Nanotechnology Now

Our NanoNews Digest Sponsors



Heifer International

Wikipedia Affiliate Button


android tablet pc

Home > Press > Move Over Platinum; University of Dayton Researcher Finds a Cheaper Way to Make Longer-Lasting Fuel Cells

Abstract:
Liming Dai, the University of Dayton's Wright Brothers Institute endowed chair in nanomaterials, and fellow scientists have taken a step toward a more efficient fuel cell that can be affordably mass-produced. They found that carbon nanotubes containing nitrogen are cheaper and work better than platinum in providing long-term fuel cell power. Science Magazine published the findings last week.

Move Over Platinum; University of Dayton Researcher Finds a Cheaper Way to Make Longer-Lasting Fuel Cells

DAYTON, OH | Posted on February 10th, 2009

Fuel cells convert hydrogen and oxygen to electrical power and water with no air pollution, hazardous waste or noise.

"Traditionally, fuel cells employ expensive platinum-based electrocatalysts, which cost about $4,000 for a passenger car," Dai said. "The goal is to reduce the major cost of a fuel cell in order to compete with current market technologies, including gasoline engines. Our finding is a major breakthrough toward commercialization of fuel cell technology for various applications."

Dai said those applications could someday include electric and hybrid vehicles, submarines that could operate silently underwater for weeks, airplanes powered by only a fuel cell and lightweight batteries, power plants, notebook computers, portable charging docks for electronics, and power-hogging smart phones with large displays and elaborate features like GPS.

"The importance of developing new types of energy is evident from the fact that global energy consumption has been accelerating at an alarming rate due to rapid economic expansion worldwide, increase in world population and ever-increasing human reliance on energy-based appliances," Dai said. "As we become more aware of 'greenhouse gases' and their detrimental effects on our planet, clean and renewable energy alternatives like fuel cells become more important than ever."

Dai also believes the role of nitrogen-doping, or adding nitrogen to carbon nanotubes, could be applied to the development of new materials for applications beyond fuel cells.

Michael Durstock in the Air Force Research Laboratory's Materials and Manufacturing Directorate, Zhenhai Xia in the University of Akron department of mechanical engineering, and Kuanping Gong and Feng Du in the University of Dayton departments of chemical and materials engineering contributed to the report. Dai also has joint appointment in the University of Dayton's chemistry department, the University of Dayton Research Institute and the Institute for Development Commercialization of Advanced Sensor Technology.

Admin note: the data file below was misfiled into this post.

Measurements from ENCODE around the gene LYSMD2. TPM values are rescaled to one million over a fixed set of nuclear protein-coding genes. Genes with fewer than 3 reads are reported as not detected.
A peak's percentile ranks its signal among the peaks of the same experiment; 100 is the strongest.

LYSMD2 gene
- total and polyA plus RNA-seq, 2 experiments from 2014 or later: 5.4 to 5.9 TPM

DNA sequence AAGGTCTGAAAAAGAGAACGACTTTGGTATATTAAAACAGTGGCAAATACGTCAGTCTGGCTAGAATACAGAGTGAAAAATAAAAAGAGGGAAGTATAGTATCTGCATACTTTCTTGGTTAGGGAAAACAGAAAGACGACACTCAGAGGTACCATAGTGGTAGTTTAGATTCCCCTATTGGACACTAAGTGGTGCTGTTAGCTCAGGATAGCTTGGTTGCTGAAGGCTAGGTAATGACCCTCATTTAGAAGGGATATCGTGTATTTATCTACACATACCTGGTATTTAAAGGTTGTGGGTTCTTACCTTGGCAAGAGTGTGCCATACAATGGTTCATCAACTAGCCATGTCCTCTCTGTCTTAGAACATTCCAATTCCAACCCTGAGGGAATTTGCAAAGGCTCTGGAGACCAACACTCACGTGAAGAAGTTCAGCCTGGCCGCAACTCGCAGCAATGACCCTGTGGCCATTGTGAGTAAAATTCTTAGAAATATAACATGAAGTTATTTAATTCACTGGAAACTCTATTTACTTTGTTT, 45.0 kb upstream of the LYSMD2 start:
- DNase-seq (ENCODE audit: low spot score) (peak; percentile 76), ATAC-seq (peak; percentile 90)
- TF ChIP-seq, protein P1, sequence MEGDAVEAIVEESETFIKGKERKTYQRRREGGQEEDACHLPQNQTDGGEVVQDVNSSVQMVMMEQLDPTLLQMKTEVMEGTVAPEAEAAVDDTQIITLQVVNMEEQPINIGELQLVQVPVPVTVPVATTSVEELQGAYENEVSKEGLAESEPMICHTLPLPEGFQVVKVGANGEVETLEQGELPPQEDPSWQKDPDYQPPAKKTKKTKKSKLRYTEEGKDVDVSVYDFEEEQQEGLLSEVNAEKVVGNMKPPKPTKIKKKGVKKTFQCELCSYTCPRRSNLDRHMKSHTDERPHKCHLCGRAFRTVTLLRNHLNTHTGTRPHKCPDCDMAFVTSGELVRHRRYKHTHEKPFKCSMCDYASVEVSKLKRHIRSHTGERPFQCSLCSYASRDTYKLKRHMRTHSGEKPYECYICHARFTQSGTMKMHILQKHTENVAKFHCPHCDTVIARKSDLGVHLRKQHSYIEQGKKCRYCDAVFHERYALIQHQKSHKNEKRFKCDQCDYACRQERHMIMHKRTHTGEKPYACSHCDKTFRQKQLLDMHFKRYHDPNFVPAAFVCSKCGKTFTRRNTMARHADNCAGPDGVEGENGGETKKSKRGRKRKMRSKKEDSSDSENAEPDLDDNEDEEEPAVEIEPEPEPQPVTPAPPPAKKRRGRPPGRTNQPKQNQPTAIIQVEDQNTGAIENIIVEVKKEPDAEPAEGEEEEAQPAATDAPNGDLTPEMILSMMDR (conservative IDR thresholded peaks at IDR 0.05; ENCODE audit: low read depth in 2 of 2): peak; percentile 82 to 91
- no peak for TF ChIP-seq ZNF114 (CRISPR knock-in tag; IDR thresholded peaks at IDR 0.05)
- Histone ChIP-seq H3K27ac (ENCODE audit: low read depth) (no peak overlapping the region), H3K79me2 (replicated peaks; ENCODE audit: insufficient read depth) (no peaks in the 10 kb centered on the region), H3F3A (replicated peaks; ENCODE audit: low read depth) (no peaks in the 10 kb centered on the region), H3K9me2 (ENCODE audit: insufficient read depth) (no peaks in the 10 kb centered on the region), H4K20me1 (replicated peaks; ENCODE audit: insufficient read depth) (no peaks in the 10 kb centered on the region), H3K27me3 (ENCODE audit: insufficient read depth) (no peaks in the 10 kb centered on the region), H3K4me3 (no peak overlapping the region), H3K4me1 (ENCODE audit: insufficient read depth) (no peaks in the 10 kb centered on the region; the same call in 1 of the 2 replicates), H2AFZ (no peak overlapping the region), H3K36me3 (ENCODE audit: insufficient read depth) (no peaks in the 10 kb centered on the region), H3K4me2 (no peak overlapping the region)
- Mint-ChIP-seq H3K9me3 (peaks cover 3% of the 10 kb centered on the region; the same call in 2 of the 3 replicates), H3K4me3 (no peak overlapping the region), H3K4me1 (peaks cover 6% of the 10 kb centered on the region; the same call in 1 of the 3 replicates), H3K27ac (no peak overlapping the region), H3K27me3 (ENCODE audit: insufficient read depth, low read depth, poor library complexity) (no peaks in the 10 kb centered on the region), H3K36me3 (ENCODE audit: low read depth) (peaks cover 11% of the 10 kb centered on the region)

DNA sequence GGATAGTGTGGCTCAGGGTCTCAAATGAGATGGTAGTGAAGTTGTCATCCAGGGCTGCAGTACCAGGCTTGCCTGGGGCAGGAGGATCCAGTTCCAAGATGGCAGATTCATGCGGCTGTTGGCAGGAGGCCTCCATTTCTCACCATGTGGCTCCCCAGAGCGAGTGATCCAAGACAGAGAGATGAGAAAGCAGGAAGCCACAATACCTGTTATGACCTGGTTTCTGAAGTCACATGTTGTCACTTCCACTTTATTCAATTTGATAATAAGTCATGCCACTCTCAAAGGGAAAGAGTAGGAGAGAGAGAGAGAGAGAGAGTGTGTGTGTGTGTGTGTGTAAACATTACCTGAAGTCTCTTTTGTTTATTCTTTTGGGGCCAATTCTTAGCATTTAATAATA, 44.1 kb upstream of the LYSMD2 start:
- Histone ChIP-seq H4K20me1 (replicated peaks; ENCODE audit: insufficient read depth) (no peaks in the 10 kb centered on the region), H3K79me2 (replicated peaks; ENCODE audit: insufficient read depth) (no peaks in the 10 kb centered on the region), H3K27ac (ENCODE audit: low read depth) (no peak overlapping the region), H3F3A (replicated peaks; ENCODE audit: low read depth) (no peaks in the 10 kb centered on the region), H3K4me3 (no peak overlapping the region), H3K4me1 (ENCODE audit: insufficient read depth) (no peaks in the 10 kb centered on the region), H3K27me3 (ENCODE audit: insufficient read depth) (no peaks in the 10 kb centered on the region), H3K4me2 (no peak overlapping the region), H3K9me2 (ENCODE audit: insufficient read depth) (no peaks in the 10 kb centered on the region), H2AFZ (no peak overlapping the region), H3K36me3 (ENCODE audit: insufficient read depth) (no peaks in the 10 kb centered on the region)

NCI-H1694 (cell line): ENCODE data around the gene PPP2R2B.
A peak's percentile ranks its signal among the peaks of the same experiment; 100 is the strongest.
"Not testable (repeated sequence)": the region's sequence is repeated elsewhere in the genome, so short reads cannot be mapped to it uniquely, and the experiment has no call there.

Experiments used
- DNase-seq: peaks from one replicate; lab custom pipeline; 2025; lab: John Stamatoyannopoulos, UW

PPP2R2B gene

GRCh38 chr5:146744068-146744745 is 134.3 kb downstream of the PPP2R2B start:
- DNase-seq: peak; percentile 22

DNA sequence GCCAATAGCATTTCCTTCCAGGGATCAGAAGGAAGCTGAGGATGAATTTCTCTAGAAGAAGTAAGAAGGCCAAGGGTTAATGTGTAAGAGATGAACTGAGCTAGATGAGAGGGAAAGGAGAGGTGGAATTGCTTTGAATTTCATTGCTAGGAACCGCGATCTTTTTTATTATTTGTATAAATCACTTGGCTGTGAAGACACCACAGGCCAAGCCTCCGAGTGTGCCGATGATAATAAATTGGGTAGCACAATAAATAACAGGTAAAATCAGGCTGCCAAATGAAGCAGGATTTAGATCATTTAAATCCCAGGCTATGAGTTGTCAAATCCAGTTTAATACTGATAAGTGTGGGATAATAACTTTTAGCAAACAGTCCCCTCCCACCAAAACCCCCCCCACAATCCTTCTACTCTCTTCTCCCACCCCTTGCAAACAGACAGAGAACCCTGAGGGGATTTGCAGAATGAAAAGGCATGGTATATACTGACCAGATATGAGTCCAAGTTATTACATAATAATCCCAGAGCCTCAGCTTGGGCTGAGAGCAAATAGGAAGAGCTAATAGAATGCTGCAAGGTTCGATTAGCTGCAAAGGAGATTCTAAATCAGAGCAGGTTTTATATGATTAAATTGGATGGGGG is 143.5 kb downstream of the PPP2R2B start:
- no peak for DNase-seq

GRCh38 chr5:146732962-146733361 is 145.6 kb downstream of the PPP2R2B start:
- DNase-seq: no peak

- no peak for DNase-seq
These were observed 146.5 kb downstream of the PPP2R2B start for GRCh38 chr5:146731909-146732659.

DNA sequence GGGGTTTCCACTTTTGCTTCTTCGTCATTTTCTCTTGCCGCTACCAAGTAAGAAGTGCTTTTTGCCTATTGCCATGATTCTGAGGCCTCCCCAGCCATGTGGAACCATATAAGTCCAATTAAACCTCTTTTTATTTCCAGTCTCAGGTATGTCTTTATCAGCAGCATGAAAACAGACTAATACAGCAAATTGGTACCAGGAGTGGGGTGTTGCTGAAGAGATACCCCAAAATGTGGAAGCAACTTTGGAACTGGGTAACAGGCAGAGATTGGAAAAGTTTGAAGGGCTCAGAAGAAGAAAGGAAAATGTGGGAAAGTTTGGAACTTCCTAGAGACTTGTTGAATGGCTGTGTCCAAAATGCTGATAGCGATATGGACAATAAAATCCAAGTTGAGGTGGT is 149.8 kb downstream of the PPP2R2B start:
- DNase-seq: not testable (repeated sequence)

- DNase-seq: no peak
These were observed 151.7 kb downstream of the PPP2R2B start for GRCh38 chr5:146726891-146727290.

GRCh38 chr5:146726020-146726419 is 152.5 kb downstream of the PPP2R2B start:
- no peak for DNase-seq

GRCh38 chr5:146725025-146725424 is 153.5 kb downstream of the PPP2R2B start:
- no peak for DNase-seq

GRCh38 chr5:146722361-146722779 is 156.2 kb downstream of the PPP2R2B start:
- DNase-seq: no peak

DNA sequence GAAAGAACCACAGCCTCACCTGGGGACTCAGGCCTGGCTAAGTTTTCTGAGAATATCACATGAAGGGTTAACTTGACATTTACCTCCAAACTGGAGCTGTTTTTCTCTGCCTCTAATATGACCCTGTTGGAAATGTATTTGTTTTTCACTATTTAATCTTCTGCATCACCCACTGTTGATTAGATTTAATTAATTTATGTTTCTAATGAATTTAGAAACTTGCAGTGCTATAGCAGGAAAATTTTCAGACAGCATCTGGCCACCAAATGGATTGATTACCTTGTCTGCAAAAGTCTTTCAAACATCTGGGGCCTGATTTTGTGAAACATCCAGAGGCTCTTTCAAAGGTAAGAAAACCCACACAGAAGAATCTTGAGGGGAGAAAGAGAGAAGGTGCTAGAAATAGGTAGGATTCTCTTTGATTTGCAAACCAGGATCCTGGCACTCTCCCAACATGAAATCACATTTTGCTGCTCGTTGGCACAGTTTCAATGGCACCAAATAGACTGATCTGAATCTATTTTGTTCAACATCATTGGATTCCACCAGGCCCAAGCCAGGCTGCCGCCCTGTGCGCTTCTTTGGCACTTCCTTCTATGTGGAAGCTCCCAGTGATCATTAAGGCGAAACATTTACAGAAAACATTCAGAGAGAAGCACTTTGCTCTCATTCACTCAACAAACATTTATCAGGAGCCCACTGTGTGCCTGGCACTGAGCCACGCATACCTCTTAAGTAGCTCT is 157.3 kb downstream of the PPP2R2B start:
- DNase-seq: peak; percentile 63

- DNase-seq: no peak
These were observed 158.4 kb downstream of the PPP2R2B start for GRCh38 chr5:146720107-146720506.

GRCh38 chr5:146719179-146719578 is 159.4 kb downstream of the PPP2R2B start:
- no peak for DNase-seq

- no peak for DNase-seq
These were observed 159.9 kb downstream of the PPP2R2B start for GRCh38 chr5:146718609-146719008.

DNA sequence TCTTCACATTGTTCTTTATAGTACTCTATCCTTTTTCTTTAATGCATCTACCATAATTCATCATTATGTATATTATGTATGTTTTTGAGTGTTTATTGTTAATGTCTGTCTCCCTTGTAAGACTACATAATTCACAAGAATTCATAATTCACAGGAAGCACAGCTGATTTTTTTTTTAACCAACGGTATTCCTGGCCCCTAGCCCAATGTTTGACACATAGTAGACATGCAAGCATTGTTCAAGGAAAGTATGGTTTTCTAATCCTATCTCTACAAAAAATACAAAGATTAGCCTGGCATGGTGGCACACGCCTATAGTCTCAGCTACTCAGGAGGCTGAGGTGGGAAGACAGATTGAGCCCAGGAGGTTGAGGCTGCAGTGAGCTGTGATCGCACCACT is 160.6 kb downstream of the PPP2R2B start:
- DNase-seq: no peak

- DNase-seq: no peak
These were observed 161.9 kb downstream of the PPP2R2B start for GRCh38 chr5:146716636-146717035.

Dai has been a co-author of two Science articles since last October.

####

For more information, please click here

Copyright © PR Newswire Association LLC.

If you have a comment, please Contact us.

Issuers of news releases, not 7th Wave, Inc. or Nanotechnology Now, are solely responsible for the accuracy of the content.

Bookmark:
Delicious Digg Newsvine Google Yahoo Reddit Magnoliacom Furl Facebook

Related News Press

News and information

Cool Calculations for Cold Atoms: New theory of universal three-body encounters September 2nd, 2014

Accounting for Biological Aggregation in Heating and Imaging of Magnetic Nanoparticles September 2nd, 2014

Engineers develop new sensor to detect tiny individual nanoparticles September 2nd, 2014

Future solar panels September 2nd, 2014

Discoveries

New synthesis method may shape future of nanostructures, clean energy: Findings advance efficient solar spliting of water into hydrogen fuel September 2nd, 2014

Accounting for Biological Aggregation in Heating and Imaging of Magnetic Nanoparticles September 2nd, 2014

Engineers develop new sensor to detect tiny individual nanoparticles September 2nd, 2014

Future solar panels September 2nd, 2014

Announcements

New synthesis method may shape future of nanostructures, clean energy: Findings advance efficient solar spliting of water into hydrogen fuel September 2nd, 2014

Accounting for Biological Aggregation in Heating and Imaging of Magnetic Nanoparticles September 2nd, 2014

Engineers develop new sensor to detect tiny individual nanoparticles September 2nd, 2014

Future solar panels September 2nd, 2014

Energy

New synthesis method may shape future of nanostructures, clean energy: Findings advance efficient solar spliting of water into hydrogen fuel September 2nd, 2014

Future solar panels September 2nd, 2014

Novel 'butterfly' molecule could build new sensors, photoenergy conversion devices August 28th, 2014

Aspen Aerogels, Inc. to Present at Barclays CEO Energy-Power Conference August 27th, 2014

Fuel Cells

Media Advisory: Minister Rempel to Announce Support for Alberta's Nanotechnology Sector June 20th, 2014

Evolution of a Bimetallic Nanocatalyst June 6th, 2014

University of Surrey collaborates with India and Tata Steel to revolutionise renewable energy March 26th, 2014

Novel membrane reveals water molecules will bounce off a liquid surface: Study may lead to more efficient water-desalination systems, fundamental understanding of fluid flow March 16th, 2014

NanoNews-Digest
The latest news from around the world, FREE



  Premium Products
NanoNews-Custom
Only the news you want to read!
 Learn More
NanoTech-Transfer
University Technology Transfer & Patents
 Learn More
NanoStrategies
Full-service, expert consulting
 Learn More














ASP
Nanotechnology Now Featured Books




NNN

The Hunger Project







© Copyright 1999-2014 7th Wave, Inc. All Rights Reserved PRIVACY POLICY :: CONTACT US :: STATS :: SITE MAP :: ADVERTISE